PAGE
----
High Court
Delhi High Court | delhihighcourt.nic.in
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New Delhi: The Delhi High Court Tuesday directed the central government to consider extending provisions of the Right to Education (RTE) up to Class 12, taking note of the fact that thousands of children belonging to the Economically Weaker Section (EWS) studying in private schools face the risk of eviction.

These children are those who secured admission in private schools under the EWS category meant for students from underprivileged backgrounds.

Section 12 (1) (c) of the RTE allows children to get free education up to the end of the elementary level, Class 8, in private schools. Students who secured admission under this category in 2011 have, however, crossed the Class 8 threshold and now face two options — either pay the full fees or leave the school.

Some Delhi schools have already begun sending notices to children asking them to pay the full fee from the coming session; some others have already let go of students.

Also read: Pay up or leave — what Delhi private schools are telling poor students as RTE window ends

Centre directed to file an affidavit in 2 weeks

Taking cognizance of this, the high court has directed the central government to extend the RTE provision till Class 12 and file an affidavit in the court within two weeks.

The court order came in the wake of media reports and on the basis of the PIL filed by lawyer and activist Ashok Aggarwal, who highlighted the plight of thousands of children studying in Delhi schools.

Sources in the Ministry of Human Resource Development said the government had already been looking into the issue even before the court order. A source had last week confirmed to ThePrint that the government was working to find a possible solution to the problem.

While Delhi is facing the problem now, other states, which had adopted the RTE provision later, in the 2013-14 academic session, have already raised concerns with the ministry.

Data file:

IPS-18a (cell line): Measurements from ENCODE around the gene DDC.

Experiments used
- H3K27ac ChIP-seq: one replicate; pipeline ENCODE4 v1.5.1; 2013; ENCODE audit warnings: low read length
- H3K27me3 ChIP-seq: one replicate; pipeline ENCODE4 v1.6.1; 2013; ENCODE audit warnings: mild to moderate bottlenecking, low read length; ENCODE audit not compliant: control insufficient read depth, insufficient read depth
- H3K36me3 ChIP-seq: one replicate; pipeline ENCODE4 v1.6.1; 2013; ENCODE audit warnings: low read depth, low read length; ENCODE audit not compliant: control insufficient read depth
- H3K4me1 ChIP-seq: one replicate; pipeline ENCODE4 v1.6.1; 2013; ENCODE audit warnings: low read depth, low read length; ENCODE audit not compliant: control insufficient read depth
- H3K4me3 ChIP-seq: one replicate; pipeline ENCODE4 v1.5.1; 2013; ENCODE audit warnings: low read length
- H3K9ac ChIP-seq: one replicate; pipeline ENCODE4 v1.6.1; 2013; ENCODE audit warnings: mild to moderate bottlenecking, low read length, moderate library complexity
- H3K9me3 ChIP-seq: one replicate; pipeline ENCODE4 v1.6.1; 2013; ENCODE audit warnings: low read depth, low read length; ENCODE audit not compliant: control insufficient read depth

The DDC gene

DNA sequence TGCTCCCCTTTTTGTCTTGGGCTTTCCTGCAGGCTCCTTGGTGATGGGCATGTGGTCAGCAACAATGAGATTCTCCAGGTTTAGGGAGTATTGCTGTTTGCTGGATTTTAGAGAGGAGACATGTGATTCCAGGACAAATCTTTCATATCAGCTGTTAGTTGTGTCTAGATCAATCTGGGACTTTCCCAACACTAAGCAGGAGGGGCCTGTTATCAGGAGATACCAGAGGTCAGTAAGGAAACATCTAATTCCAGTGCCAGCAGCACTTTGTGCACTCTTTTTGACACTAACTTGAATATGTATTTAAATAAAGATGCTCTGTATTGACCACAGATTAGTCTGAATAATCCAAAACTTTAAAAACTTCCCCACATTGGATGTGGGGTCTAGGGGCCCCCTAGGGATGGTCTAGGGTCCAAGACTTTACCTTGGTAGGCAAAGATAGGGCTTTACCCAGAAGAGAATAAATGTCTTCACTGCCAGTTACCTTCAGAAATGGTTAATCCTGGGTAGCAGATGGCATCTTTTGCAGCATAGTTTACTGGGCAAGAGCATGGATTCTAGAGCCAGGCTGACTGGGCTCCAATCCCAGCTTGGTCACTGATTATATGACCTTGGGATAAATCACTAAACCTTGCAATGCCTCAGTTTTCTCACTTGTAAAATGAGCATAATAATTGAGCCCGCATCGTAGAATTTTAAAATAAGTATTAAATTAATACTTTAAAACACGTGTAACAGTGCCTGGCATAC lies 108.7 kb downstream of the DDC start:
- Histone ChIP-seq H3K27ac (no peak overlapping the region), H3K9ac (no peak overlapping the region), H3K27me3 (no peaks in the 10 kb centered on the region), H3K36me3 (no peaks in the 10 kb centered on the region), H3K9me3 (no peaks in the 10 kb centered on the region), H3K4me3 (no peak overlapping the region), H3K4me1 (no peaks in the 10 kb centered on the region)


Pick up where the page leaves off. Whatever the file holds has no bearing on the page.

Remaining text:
Also read:  Delhi govt schools beat private schools in class 12 results. Reason: 50% flunk class 9


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4 Comments Share Your Views


  1. Unfortunately, there is too much emphasis on S.12(1)(c) that applies to private, unaided, non-minority schools. But very little attention has been given to S.12(1)(b), that covers AIDED non-minority schools. First, such aided schools are required to reserve a much bigger proportion of their seats at the entry level for Socially Disadvantaged Group and Economically Weaker Sections, depending on the quantum of Government Grants received by them. And at least in Mumbai, the fees of these aided schools can be much more affordable. And of course fortifying the public education system would be WIN-WIN for all!

  2. If one can’t afford pvt school for kids, better not to get them admitted off others’ money. Why have 3 kids when you can’t get them good education ?

    • Because they also don’t have any job opportunities so they rely on more hands to earn even if that means everyone gets littler to eat… It’s not their fault.. it’s fault of our country that can’t provide decent govt colleges and job opportunities.. technically our county should have had a population ban years ago as our resources are declining but the demand is ever increasing…


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